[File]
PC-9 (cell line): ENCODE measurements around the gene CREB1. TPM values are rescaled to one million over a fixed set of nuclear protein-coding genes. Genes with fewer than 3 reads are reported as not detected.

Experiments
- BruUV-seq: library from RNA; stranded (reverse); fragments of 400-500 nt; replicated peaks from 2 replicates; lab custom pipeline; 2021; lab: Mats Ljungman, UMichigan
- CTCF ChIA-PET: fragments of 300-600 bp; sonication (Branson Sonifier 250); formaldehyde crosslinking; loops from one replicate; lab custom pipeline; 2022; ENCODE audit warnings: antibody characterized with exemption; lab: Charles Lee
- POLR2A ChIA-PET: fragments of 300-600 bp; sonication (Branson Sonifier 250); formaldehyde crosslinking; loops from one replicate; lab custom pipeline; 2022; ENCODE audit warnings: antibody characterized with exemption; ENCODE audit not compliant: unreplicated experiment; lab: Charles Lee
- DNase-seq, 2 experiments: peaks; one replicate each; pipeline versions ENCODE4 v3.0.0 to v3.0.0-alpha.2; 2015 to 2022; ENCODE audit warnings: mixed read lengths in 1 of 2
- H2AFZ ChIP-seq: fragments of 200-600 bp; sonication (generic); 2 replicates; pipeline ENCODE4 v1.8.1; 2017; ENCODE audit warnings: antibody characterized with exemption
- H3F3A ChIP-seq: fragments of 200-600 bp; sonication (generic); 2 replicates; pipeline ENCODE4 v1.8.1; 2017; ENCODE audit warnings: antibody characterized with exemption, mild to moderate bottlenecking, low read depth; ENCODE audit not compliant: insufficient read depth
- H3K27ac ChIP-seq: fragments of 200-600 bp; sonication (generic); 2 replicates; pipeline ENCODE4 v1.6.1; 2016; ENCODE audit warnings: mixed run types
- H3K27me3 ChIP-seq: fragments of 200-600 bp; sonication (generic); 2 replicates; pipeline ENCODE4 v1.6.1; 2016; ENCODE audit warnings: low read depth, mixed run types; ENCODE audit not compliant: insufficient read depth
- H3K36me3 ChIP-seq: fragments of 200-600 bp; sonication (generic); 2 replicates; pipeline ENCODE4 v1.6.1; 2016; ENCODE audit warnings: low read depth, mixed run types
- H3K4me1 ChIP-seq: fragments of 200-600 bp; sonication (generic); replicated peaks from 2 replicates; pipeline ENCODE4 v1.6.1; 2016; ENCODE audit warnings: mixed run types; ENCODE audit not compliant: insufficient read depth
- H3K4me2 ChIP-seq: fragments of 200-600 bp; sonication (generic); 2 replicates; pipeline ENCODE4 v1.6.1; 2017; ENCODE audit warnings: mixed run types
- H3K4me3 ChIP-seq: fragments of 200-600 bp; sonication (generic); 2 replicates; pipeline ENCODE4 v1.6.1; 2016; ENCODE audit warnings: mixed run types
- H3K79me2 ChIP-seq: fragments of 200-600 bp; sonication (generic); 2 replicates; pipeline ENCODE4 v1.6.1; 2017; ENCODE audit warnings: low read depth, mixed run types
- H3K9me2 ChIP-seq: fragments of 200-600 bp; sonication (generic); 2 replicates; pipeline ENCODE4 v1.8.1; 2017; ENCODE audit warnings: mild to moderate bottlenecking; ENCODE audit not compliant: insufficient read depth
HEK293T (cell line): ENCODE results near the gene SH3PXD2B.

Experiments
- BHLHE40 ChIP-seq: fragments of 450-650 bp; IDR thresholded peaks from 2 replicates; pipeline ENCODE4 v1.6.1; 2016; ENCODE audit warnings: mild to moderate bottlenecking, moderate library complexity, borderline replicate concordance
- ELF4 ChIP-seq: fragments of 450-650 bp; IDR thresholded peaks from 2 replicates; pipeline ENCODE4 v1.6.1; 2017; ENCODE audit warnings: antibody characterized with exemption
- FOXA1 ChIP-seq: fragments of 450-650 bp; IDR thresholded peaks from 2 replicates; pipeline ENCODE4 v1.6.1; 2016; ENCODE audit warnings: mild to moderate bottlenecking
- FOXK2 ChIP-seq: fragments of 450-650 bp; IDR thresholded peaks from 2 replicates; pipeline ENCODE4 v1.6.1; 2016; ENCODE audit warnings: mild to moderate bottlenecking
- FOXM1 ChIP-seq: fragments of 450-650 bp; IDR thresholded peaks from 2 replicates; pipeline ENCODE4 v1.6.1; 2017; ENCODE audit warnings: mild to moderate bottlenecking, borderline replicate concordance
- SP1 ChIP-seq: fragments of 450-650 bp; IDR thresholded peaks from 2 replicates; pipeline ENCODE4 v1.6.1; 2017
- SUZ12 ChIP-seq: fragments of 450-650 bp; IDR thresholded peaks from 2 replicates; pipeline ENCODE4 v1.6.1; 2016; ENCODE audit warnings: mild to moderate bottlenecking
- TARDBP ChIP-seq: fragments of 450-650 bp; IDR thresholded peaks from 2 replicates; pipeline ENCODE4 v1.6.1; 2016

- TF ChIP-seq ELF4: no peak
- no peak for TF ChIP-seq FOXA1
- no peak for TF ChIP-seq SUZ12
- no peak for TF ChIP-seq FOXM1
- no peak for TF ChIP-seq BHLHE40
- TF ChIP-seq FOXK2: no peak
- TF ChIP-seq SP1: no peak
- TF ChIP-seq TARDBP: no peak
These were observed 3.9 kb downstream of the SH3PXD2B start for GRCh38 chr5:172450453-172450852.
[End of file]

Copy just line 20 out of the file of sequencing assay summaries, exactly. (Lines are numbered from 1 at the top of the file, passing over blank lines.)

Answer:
- ELF4 ChIP-seq: fragments of 450-650 bp; IDR thresholded peaks from 2 replicates; pipeline ENCODE4 v1.6.1; 2017; ENCODE audit warnings: antibody characterized with exemption